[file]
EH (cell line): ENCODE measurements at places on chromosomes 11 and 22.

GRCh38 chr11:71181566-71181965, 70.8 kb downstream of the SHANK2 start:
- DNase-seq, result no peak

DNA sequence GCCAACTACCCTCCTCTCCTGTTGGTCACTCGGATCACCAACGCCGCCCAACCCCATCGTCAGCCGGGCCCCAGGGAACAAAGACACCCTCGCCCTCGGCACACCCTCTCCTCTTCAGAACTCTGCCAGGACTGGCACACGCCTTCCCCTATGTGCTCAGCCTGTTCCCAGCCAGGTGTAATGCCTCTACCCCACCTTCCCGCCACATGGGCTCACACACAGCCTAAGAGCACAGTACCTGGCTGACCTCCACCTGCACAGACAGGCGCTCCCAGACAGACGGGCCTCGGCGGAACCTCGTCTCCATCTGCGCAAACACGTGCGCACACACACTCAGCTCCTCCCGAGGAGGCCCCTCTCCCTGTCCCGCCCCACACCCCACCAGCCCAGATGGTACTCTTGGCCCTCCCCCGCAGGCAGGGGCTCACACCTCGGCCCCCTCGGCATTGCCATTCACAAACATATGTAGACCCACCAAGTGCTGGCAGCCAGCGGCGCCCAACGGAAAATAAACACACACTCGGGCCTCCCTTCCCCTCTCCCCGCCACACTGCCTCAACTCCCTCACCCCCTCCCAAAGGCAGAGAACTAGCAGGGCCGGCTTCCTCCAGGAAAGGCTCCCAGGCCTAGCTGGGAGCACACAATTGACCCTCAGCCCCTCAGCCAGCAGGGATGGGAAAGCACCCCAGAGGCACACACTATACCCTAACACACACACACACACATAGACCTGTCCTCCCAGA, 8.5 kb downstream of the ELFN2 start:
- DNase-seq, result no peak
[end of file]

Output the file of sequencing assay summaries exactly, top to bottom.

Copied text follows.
EH (cell line): ENCODE measurements at places on chromosomes 11 and 22.

GRCh38 chr11:71181566-71181965, 70.8 kb downstream of the SHANK2 start:
- DNase-seq, result no peak

DNA sequence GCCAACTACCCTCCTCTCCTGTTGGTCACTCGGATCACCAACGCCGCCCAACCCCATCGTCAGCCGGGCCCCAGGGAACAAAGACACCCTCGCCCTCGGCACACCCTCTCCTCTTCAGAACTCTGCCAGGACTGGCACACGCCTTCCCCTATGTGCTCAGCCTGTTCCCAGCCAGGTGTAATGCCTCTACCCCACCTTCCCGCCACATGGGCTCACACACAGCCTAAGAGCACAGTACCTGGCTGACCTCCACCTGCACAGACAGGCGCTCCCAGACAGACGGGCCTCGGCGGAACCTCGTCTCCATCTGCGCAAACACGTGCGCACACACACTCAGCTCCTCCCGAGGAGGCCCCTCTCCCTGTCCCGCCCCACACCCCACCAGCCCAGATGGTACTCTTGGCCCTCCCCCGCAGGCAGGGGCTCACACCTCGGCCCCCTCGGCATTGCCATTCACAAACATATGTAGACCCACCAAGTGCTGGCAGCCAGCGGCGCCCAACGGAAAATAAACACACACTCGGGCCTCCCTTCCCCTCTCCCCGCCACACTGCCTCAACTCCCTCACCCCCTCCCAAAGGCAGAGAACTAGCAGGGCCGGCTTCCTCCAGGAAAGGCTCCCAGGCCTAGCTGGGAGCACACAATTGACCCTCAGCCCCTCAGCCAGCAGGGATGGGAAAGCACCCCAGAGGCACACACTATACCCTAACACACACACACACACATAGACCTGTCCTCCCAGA, 8.5 kb downstream of the ELFN2 start:
- DNase-seq, result no peak